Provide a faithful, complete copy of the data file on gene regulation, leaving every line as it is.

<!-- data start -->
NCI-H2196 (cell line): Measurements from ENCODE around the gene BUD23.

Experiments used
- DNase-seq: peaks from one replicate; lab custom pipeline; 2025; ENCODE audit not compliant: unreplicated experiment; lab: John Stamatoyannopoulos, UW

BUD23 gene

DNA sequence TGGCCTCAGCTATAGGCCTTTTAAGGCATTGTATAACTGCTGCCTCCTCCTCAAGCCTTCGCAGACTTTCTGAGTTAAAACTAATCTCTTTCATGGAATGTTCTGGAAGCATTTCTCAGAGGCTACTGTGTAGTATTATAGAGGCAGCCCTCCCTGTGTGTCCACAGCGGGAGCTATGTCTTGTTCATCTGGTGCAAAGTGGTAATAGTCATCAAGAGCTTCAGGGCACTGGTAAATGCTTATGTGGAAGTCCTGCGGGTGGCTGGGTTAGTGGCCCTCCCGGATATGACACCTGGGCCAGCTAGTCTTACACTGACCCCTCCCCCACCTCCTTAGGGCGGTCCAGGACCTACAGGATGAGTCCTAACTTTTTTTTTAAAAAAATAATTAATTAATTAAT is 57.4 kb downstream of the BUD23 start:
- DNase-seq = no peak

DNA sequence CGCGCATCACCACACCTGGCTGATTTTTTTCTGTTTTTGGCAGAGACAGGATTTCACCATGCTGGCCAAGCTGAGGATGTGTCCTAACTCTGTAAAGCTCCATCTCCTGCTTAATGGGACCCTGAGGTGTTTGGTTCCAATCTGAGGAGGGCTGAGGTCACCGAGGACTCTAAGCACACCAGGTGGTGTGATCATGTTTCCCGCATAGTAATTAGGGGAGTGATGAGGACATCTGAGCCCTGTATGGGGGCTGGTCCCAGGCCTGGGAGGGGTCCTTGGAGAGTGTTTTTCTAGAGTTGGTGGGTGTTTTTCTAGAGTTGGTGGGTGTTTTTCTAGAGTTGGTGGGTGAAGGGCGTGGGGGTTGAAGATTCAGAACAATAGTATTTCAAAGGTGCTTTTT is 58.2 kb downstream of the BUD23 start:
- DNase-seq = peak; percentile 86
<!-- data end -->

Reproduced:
NCI-H2196 (cell line): Measurements from ENCODE around the gene BUD23.

Experiments used
- DNase-seq: peaks from one replicate; lab custom pipeline; 2025; ENCODE audit not compliant: unreplicated experiment; lab: John Stamatoyannopoulos, UW

BUD23 gene

DNA sequence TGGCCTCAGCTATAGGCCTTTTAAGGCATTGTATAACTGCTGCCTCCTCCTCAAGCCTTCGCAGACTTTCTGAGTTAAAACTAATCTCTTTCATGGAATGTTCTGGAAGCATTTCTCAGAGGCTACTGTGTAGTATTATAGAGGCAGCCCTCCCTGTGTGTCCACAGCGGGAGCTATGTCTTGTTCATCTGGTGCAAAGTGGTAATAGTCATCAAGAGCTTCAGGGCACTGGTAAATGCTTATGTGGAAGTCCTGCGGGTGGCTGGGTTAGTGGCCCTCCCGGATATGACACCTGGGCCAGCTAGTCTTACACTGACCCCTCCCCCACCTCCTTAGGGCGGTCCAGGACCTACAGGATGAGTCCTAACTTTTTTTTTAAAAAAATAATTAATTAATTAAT is 57.4 kb downstream of the BUD23 start:
- DNase-seq = no peak

DNA sequence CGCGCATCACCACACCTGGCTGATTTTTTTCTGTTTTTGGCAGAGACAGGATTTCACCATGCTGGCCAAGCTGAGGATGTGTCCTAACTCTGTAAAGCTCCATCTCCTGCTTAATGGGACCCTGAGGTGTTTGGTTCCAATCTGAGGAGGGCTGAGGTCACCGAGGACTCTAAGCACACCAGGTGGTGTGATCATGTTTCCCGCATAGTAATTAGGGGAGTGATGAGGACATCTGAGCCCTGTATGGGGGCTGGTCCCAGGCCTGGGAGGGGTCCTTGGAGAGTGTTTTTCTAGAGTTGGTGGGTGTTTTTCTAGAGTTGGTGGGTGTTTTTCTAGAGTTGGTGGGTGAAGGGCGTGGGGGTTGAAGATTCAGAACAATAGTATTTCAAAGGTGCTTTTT is 58.2 kb downstream of the BUD23 start:
- DNase-seq = peak; percentile 86